What you should know about A/B testing (Part 1)

Written by Alex Harris

notebook pen and tablet

If you have heard about conversion rate optimization (CRO), chances are that you’ve heard about A/B testing as well. A/B testing, otherwise known as split testing, is an important step to determining the effectiveness of efforts at optimizing your website. That said, we will be discussing the basics of testing and will be providing sufficient details for you to understand it and how it can help you increase your conversions.

Split testing is the process of testing variations of a single page to determine whether the changes you have made or intend to make are giving you the results you want. Testing is vital as it provides you with the quantitative data that confirms or disproves your hunches about what works and what doesn’t. Similarly, it may also provide you, to a certain extent, with insights into why things do not work out.

Contrary to what many believe, A/B testing is not CRO. It is just part of the whole—a step in the process called conversion rate optimization. Think of it as the experimentation phase in the scientific method. It follows practically the same principles and provides results with very similar functions in the context of the whole process.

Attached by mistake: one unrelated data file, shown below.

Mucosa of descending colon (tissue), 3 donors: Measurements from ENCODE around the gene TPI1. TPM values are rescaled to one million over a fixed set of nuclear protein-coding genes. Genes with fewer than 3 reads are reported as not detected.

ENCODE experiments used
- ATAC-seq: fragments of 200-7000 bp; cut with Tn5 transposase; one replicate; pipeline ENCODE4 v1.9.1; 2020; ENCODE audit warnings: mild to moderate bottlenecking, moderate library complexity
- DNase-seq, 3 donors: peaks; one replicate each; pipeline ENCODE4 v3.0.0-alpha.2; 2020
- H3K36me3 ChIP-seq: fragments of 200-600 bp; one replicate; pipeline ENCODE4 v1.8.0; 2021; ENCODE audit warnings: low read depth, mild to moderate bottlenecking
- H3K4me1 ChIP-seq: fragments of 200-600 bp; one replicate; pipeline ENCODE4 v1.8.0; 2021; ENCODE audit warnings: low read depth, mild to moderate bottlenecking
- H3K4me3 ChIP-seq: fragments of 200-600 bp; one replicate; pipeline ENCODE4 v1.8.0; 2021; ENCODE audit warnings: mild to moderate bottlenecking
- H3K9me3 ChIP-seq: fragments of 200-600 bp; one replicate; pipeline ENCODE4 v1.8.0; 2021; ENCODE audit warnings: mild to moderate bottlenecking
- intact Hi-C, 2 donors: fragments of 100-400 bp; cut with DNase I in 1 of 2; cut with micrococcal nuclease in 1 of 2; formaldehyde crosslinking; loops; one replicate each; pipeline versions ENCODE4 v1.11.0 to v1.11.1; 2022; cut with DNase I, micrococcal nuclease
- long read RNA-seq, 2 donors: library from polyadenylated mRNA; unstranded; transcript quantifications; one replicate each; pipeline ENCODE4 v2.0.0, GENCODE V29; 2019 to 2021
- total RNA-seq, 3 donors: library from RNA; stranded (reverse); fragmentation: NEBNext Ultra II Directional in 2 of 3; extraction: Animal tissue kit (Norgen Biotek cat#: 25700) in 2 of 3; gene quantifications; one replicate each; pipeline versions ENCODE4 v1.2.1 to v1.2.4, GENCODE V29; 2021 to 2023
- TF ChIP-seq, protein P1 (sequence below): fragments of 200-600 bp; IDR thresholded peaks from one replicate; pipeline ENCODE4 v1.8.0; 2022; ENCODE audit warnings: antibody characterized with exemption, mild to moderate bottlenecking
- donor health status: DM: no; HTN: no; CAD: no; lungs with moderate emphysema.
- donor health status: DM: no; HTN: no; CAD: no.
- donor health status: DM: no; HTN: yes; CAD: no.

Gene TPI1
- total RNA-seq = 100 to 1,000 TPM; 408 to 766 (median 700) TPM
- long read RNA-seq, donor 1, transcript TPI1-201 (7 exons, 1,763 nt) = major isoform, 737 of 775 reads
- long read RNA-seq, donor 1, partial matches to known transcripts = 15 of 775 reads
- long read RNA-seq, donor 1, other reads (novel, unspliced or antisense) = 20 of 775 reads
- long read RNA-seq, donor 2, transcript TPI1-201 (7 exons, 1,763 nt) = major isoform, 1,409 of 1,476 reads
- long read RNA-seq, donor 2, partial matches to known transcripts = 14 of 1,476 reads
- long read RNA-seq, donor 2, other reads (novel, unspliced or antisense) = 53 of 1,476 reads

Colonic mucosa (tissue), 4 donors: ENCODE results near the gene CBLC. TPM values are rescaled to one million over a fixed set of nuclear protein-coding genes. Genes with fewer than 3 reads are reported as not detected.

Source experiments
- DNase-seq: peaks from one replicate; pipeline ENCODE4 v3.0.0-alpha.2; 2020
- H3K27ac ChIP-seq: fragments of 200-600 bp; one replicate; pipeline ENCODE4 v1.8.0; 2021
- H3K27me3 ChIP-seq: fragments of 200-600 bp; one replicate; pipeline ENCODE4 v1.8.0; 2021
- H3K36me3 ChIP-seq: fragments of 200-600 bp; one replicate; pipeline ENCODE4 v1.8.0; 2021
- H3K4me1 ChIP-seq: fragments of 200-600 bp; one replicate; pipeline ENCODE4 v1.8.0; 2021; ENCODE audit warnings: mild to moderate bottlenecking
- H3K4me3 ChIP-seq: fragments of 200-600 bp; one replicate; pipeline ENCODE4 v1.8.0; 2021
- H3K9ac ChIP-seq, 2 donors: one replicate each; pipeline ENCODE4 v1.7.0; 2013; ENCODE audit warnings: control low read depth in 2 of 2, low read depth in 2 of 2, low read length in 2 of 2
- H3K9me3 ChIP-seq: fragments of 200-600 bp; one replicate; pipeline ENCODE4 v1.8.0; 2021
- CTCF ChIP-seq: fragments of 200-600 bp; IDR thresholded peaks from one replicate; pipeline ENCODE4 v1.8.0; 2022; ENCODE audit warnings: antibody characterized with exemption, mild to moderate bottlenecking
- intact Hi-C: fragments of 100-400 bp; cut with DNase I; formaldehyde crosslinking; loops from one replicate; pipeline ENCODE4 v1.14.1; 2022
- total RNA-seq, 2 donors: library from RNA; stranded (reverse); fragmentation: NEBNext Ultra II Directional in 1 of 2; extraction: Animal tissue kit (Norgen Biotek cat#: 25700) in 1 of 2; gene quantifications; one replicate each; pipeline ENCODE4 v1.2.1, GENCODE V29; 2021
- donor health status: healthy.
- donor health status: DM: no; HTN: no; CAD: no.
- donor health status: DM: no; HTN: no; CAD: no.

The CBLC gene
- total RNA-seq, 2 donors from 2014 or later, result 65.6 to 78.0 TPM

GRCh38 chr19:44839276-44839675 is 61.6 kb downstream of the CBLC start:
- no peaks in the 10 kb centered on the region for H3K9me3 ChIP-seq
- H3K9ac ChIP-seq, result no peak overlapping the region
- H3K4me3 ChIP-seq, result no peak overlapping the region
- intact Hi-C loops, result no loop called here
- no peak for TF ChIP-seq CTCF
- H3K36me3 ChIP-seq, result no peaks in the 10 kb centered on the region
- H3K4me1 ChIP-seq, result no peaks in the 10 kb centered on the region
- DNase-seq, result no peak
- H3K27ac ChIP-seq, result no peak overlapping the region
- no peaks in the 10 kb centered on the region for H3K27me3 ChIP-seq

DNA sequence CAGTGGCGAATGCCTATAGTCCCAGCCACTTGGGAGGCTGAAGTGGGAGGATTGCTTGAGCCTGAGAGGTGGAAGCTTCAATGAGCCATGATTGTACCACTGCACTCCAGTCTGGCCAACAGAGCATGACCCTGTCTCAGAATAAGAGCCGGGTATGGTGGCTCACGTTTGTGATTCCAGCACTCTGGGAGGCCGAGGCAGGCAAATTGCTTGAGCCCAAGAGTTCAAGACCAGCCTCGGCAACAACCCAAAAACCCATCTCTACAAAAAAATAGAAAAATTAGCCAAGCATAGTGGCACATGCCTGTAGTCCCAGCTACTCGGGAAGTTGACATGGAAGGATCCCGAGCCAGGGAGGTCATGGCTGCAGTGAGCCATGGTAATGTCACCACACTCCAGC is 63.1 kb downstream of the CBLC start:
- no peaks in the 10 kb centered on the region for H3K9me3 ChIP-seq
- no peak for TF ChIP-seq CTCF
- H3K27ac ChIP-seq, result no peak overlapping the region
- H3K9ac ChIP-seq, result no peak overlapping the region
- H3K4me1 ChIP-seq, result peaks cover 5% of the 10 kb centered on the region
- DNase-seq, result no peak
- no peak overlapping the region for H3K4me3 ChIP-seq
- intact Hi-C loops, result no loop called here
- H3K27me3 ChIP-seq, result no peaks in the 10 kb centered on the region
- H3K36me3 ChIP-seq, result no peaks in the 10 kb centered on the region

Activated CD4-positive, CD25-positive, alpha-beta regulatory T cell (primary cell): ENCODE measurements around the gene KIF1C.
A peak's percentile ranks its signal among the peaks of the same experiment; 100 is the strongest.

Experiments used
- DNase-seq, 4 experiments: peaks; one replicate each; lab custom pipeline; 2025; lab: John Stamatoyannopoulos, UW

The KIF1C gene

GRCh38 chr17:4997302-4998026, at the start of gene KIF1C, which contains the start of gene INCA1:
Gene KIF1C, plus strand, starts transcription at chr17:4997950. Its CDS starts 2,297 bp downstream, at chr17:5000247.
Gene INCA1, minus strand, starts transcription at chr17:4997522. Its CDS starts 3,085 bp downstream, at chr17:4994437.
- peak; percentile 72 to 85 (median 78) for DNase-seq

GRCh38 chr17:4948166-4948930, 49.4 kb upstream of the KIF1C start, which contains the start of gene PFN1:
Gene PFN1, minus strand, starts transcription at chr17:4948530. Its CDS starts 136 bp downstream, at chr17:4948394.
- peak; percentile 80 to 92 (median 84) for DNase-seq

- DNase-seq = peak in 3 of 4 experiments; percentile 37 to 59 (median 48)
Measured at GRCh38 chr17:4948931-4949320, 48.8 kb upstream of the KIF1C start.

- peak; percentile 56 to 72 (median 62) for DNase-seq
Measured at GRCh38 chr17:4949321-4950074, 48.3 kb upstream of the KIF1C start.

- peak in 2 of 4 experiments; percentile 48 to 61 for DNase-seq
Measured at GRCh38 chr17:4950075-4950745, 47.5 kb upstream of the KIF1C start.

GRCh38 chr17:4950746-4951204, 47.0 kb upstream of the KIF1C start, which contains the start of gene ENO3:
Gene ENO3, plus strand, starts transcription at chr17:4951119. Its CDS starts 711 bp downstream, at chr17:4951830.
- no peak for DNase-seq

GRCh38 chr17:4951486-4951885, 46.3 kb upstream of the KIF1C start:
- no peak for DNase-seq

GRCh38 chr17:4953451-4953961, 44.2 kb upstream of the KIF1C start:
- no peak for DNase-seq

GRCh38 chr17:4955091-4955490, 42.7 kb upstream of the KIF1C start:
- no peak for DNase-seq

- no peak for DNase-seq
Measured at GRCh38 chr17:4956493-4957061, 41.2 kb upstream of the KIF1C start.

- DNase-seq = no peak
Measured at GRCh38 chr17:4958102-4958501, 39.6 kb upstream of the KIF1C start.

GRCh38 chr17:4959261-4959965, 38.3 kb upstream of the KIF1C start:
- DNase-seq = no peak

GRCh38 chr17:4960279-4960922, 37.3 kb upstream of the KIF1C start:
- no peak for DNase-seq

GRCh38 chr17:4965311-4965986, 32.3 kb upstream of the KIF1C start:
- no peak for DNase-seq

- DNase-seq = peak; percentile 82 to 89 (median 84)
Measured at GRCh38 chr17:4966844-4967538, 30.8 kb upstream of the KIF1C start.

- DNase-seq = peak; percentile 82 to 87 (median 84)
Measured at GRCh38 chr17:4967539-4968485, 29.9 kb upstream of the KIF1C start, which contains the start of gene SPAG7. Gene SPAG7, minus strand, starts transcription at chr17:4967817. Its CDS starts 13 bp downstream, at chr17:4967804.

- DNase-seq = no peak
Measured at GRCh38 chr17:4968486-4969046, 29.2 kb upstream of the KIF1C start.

How is it done?

A/B testing makes use of two or more variants of the same page. The first page is the control, also called the champion page. This is your page before any changes have been made. You then create challenger pages—pages containing variations of your control page. For example, you want to determine if increasing the size of your headline affects your conversions. What you do is create a challenger page with a headline that is larger than that of your control page.

You then show Page A to 50 percent of your visitors and Page B to the other half. The percentages may vary depending on how many pages you are testing. In any case, make sure that the pages are exposed to same number of visitors. You then determine the conversion rate for every page. If, for example, Page B got more conversions, then enlarging the headline will most likely give you more conversions in the future. If Page A won, then you might just benefit more from retaining your page.

You can test more elements and repeat the process as often as you can. In fact, testing is encouraged as it allows you to continuously improve your website and have it adapt to changing trends and customer demands.

Do you have questions about CRO and AB testing? Contact me here.